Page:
• We're talking about how hard this whole thing is.

  • New York has been hit the hardest so far.

  • And I know that's your hometown.

  • And you have been helping hospitals for ten years.

  • This is something that you were involved in,

  • and now more than ever they need help.

  • But tell everyone what the organization is

  • and what you're doing.

  • No, I haven't.

  • I haven't been doing.

  • It's this organization, MedShare has been.

  • For ten years they've been helping underserved hospitals

  • all over the world.

  • And so they've been at the front lines of COVID

  • from when it first started.

  • And I was able to identify hospitals in the Bronx

  • that were underserved.

  • My hometown where I come from.

  • And contribute to masks and equipment

  • to help keep that hospital safe.

  • That's fantastic.

  • Yes.

  • I think people need to really grasp

  • that if we don't protect all of the brave men and women who

  • are going into the hospitals that are--

  • and even all the janitors and everyone cleaning.

  • But if we don't take care of these people,

  • we don't have a hospital.

  • We don't have anybody to take care of us.

  • Right.

  • Next week we're going to be announcing some more

  • work that we're doing with hospitals

  • in the Bronx with Columbia Presbyterian and that

  • sort of family of hospitals, so I'm excited about that.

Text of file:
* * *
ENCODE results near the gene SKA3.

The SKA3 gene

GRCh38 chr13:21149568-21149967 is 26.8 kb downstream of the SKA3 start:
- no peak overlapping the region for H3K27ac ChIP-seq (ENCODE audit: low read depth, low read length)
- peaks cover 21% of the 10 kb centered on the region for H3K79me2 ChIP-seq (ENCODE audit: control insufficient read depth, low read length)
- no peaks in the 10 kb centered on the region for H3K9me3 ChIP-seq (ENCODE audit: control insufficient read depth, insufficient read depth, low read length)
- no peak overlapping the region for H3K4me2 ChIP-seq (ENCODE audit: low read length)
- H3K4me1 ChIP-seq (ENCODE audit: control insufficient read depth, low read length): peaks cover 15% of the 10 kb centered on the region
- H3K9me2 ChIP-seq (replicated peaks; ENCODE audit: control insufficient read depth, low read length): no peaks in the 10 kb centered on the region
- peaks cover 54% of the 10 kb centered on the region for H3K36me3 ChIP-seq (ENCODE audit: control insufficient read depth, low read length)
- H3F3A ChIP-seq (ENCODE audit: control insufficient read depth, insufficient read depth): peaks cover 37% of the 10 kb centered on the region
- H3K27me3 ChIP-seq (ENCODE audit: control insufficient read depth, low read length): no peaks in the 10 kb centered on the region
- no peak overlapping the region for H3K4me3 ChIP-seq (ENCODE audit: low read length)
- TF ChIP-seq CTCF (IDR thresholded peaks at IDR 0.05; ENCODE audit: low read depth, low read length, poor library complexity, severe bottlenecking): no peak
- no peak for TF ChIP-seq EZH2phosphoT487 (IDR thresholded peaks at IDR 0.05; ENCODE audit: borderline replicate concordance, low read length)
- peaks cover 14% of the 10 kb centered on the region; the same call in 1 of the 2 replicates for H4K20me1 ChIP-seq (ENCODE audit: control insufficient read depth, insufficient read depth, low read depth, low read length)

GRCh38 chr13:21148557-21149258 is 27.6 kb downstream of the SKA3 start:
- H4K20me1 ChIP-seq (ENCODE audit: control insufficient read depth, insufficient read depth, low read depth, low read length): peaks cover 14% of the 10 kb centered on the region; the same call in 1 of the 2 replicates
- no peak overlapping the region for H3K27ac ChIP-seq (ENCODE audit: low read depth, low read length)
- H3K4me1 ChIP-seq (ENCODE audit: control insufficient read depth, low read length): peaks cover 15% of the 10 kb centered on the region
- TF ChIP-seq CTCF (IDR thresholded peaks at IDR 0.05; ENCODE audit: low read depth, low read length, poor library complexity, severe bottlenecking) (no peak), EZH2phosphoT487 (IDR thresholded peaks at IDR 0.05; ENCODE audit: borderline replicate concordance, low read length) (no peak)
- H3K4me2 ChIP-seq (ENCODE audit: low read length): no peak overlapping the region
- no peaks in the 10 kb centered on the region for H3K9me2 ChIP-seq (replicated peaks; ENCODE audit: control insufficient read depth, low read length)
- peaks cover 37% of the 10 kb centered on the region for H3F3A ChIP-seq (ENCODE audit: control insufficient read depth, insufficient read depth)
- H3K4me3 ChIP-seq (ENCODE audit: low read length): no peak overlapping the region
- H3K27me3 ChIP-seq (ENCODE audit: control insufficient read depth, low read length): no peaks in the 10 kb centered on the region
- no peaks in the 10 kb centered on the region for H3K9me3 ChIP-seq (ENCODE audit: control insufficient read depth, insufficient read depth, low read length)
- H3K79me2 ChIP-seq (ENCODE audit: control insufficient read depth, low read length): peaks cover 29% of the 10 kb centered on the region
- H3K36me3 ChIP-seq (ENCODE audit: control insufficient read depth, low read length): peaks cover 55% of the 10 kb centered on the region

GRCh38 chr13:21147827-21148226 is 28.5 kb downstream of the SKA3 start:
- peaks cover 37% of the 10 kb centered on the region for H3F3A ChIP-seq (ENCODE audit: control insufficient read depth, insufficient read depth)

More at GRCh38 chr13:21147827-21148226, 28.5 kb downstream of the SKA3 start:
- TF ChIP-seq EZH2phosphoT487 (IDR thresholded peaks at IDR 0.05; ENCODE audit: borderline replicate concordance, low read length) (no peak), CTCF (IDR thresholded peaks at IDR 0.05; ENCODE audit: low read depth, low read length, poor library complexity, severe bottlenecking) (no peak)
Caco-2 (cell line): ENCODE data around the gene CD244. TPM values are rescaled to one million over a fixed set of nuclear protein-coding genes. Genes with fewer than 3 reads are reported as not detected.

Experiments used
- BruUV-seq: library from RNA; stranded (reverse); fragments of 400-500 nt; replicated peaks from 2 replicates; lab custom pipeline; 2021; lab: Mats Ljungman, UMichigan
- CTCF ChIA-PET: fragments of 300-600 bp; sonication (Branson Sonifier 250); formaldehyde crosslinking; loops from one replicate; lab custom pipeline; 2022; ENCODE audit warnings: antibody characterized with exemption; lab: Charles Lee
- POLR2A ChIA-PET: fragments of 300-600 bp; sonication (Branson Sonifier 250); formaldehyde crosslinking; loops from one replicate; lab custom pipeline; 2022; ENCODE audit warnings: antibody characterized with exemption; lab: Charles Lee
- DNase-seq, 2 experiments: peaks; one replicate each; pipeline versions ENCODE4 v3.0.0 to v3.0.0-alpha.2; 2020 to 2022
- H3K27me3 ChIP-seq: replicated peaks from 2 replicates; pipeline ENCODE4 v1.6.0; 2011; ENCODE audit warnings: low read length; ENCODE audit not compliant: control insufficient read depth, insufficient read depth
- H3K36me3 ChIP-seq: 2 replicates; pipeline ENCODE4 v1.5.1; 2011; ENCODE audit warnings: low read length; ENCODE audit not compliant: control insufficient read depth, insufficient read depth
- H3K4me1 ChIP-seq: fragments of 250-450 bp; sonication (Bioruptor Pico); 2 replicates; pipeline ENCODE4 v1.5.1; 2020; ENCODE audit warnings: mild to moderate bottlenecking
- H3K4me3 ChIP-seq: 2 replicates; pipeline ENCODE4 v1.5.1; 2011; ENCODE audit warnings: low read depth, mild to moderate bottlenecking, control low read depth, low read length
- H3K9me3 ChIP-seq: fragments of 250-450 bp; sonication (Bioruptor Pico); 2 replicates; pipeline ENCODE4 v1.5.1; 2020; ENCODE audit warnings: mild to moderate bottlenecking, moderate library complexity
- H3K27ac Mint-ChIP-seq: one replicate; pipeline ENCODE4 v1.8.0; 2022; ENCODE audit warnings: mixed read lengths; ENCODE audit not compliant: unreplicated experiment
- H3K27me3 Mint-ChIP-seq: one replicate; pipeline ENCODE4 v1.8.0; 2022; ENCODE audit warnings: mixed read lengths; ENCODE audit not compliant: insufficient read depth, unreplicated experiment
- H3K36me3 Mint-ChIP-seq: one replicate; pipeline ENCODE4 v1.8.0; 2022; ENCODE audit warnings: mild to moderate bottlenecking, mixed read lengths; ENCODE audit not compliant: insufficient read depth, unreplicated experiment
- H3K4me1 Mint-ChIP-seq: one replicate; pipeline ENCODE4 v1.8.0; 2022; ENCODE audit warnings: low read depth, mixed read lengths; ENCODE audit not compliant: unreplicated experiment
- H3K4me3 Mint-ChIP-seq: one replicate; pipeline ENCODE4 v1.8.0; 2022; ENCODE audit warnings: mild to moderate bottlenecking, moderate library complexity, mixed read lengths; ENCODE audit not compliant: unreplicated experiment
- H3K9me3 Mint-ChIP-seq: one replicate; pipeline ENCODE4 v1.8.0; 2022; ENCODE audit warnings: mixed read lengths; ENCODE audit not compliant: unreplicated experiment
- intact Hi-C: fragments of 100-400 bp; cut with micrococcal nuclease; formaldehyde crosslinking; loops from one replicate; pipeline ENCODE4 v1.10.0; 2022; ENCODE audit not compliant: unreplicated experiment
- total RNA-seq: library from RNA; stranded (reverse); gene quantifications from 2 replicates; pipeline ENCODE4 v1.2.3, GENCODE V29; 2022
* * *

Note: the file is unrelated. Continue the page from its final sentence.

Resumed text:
• But I think that no matter who you are,

  • I feel like it's an important time to remember that no matter

  • who you are, you can be giving whatever you have to give.

  • Right?

  • If you're a kid, you can make signs for nurses and doctors

  • to keep morale up because keeping everybody

  • in a state of feeling good while they're

  • doing this extraordinary work is so important.

  • I work with a teledentistry company called [INAUDIBLE]

  • that they've transformed their factories

  • and are no longer creating aligners,

  • but are creating ventilator parts and masks.

  • Whoever you are, whether it's money,

  • whether it's time, whether it's resources, texting a friend,

  • leaving a sign for your postal worker,

  • leaving an extra tip at the grocery store.

  • Everybody who can't stay home, this

  • is the time for us to do our part

  • and stay home to slow the spread of this virus,

  • but to thank the people who are out there who

  • aren't staying home for keeping the world running.

  • Exactly.

  • Exactly.

  • We're going to find the good in this,